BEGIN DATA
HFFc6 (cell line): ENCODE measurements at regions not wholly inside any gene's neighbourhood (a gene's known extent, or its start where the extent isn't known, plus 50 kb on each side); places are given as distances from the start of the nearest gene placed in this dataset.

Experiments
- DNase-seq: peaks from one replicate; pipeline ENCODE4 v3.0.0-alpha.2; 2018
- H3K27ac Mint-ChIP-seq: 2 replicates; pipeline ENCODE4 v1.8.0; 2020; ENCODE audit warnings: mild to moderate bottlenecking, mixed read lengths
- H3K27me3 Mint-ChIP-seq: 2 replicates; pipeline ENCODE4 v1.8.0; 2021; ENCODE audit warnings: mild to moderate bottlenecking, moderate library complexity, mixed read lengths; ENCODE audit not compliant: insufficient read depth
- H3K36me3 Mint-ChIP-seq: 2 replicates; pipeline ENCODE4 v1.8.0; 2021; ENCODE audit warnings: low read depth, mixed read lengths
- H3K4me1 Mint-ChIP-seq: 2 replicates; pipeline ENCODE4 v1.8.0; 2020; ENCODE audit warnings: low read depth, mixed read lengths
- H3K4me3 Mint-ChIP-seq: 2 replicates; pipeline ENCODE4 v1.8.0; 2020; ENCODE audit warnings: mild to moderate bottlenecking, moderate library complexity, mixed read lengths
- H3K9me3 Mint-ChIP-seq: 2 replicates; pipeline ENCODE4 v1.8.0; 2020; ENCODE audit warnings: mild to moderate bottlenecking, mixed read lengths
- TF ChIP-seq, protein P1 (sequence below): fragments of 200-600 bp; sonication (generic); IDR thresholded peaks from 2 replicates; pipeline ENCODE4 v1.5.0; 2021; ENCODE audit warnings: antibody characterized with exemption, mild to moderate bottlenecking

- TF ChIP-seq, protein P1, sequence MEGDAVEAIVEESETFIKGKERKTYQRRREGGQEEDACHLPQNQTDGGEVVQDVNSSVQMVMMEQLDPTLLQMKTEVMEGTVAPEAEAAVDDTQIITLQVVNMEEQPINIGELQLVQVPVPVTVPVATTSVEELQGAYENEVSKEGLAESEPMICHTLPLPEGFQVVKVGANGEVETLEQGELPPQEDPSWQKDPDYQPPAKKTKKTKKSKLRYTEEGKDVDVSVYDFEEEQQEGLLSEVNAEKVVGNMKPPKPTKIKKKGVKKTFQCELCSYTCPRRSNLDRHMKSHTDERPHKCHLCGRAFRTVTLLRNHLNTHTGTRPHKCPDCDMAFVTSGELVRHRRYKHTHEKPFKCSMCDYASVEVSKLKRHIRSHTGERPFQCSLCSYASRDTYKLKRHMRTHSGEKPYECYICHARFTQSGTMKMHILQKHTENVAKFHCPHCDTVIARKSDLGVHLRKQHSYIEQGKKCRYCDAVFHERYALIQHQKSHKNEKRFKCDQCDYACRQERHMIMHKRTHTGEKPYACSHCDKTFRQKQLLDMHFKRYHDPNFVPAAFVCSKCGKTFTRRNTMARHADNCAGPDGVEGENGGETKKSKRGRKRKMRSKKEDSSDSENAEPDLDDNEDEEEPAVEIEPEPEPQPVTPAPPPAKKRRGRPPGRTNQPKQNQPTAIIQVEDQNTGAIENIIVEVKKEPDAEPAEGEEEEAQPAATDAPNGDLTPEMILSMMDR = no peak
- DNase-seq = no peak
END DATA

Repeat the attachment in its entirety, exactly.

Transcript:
HFFc6 (cell line): ENCODE measurements at regions not wholly inside any gene's neighbourhood (a gene's known extent, or its start where the extent isn't known, plus 50 kb on each side); places are given as distances from the start of the nearest gene placed in this dataset.

Experiments
- DNase-seq: peaks from one replicate; pipeline ENCODE4 v3.0.0-alpha.2; 2018
- H3K27ac Mint-ChIP-seq: 2 replicates; pipeline ENCODE4 v1.8.0; 2020; ENCODE audit warnings: mild to moderate bottlenecking, mixed read lengths
- H3K27me3 Mint-ChIP-seq: 2 replicates; pipeline ENCODE4 v1.8.0; 2021; ENCODE audit warnings: mild to moderate bottlenecking, moderate library complexity, mixed read lengths; ENCODE audit not compliant: insufficient read depth
- H3K36me3 Mint-ChIP-seq: 2 replicates; pipeline ENCODE4 v1.8.0; 2021; ENCODE audit warnings: low read depth, mixed read lengths
- H3K4me1 Mint-ChIP-seq: 2 replicates; pipeline ENCODE4 v1.8.0; 2020; ENCODE audit warnings: low read depth, mixed read lengths
- H3K4me3 Mint-ChIP-seq: 2 replicates; pipeline ENCODE4 v1.8.0; 2020; ENCODE audit warnings: mild to moderate bottlenecking, moderate library complexity, mixed read lengths
- H3K9me3 Mint-ChIP-seq: 2 replicates; pipeline ENCODE4 v1.8.0; 2020; ENCODE audit warnings: mild to moderate bottlenecking, mixed read lengths
- TF ChIP-seq, protein P1 (sequence below): fragments of 200-600 bp; sonication (generic); IDR thresholded peaks from 2 replicates; pipeline ENCODE4 v1.5.0; 2021; ENCODE audit warnings: antibody characterized with exemption, mild to moderate bottlenecking

- TF ChIP-seq, protein P1, sequence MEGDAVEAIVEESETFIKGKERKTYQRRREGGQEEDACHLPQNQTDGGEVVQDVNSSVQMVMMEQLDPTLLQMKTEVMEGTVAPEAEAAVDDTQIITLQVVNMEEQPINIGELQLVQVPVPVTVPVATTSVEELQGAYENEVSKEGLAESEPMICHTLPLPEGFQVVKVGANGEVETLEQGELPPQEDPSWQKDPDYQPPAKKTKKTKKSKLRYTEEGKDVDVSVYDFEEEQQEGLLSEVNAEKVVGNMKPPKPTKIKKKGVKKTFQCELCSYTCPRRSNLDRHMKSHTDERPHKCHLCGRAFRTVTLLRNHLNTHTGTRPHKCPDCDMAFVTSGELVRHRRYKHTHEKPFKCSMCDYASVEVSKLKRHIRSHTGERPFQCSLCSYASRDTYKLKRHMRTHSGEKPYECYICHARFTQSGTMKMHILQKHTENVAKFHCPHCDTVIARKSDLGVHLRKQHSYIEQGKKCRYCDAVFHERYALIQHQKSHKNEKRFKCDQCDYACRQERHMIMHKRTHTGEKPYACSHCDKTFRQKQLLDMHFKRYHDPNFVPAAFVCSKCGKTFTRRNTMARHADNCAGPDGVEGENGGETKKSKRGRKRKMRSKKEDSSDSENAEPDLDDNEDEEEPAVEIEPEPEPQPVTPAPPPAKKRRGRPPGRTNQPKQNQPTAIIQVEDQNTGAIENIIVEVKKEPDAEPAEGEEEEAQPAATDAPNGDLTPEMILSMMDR = no peak
- DNase-seq = no peak